Photos Of Google's Wacky New "Binoculars Building" Office On Venice Beach

Binoculars Building

Photo: william_veerbeek

Google is moving into the famed “Binoculars Building” new office on Venice Beach, sale-leaseback firm WP Carey announced today.The building, actually named the Chiat/Day Building for its original ad agency tenets, was designed by Frank Gehry – one of the one or two architects named Frank we’ve ever heard of.

The huge binoculars sculpture out front was designed by Claes Oldenburg and Coosje van Bruggen.

Oldenburg, you may recall from 1990s movie Clueless, is that artist who makes huge sculptures of every day things – cigarette butts, spoons, and such.

Google is hiring 6,000 people this year. The Venice Beach campus will total approximately 100,000 square feet.

This is a shot from 1995, 10 or so years after the building was finished.

Construction took a while because of some toxic contamination

Frank Gehry is famous for other buildings, like the Guggenheim Museum in Spain

The binoculars mask the front of a parking garage. Smart! Those things are usually ugly.

Here is conference room. It looks very normal in this pre-Google photo.

Nice light, right?

Expect more colours after Google moves in.

A hidden detail

The conch-shell inspired is a nice a touch for an office so close to the beach

Here is a statement by the artists on their work

A design for an island community on Laguna Morta in Venice, Italy, had been part of the project undertaken with students at the Faculty of Architecture of Milan, along with the performance Il Corso del Coltello. Called 'Coltello Island,' the project did not materialise, although a number of models and drawings were produced. One of the models was a small study for a theatre and library in the form of standing pair of binoculars, which by early 1986 had become a fixture on the architect Frank Gehry's desk.

One day we received a telephone call from Gehry and Jay Chiat, a client, who had been pondering a maquette in progress for the new Chiat/Day advertising agency to be located on Main Street in Venice, California, not far from the Pacific Ocean. The design so far consisted of two highly disparate structures, one boat-like, the other tree-like. Now Gehry wanted to join them in the centre with a third structure of a sculptural character that would mediate between the two and anchor the building, but he was not yet sure how to define it. Looking for something to demonstrate what he had in mind, he placed the little binoculars -- which serendipitously almost fit the scale of the model -- in the centre of the Chiat/Day facade.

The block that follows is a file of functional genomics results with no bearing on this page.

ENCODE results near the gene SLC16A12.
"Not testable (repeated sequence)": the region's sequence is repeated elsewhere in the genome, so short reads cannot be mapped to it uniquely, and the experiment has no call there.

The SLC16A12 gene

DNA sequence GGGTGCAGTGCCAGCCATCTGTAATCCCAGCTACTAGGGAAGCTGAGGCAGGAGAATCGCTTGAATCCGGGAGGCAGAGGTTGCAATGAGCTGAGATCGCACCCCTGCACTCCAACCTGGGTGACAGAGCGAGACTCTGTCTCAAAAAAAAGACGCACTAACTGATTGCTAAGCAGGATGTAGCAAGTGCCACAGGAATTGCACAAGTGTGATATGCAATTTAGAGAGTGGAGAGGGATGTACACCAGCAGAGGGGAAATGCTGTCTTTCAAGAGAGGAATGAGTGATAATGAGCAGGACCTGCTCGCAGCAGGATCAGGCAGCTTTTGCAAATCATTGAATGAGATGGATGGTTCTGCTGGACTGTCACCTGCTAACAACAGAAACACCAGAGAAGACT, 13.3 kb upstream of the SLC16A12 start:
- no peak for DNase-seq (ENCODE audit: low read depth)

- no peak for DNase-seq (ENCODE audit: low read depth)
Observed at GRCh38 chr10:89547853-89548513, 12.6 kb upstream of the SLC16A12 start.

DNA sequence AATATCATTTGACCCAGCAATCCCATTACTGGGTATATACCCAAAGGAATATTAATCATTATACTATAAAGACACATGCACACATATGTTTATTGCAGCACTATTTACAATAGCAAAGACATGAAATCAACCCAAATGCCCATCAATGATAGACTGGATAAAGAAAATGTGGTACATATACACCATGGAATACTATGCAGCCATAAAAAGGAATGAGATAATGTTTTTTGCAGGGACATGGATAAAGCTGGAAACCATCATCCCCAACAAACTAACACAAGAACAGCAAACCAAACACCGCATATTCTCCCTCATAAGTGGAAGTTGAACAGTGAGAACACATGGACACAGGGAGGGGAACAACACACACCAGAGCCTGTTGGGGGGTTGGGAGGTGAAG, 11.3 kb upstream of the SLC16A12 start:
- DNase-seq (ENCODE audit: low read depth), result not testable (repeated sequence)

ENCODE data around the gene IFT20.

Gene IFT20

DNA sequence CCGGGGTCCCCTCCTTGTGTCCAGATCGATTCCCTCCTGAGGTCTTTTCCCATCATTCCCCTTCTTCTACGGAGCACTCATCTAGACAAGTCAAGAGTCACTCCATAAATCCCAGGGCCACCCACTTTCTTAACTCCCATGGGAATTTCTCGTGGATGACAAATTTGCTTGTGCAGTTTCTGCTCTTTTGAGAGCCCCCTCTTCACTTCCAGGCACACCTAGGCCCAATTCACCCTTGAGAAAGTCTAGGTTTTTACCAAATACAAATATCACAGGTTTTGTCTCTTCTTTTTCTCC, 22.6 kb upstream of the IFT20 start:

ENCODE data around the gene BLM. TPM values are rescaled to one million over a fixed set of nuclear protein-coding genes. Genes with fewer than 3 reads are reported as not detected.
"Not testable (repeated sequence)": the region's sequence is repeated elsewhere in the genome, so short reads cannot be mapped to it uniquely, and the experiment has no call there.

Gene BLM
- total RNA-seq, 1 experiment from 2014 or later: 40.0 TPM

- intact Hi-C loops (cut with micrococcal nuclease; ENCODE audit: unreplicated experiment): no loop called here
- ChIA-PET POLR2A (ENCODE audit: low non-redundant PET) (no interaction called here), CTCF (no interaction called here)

The mimetic architecture this suggested has something of a tradition in southern California, and the precedent of imagining functional objects as buildings was well established in Claes' Colossal Monument drawings of the mid-1960s but never turned into a feasible commission. Gehry generously proposed sharing the facade of his building with us and the next few years were spent in the complex task of developing the binoculars form into a part of the architecture. Attention focused as much on the interior as the exterior of the Binoculars and on the addition of windows -- without which, Gehry insisted, the structure would not really be a building.

Two tall unusually shaped rooms, created by following the curves of the binoculars, opened onto a conference room, the ceiling of which was covered with a version of Gehry's signature snake form. The two curved rooms were intended to serve as places of retreat. Each was furnished with a huge elongated lightbulb of resined cloth, suspended from the ceiling, softly glowing, as in comic-strip representations, the sign of a luminous idea.

The binoculars building is nice, but here's a real treat…

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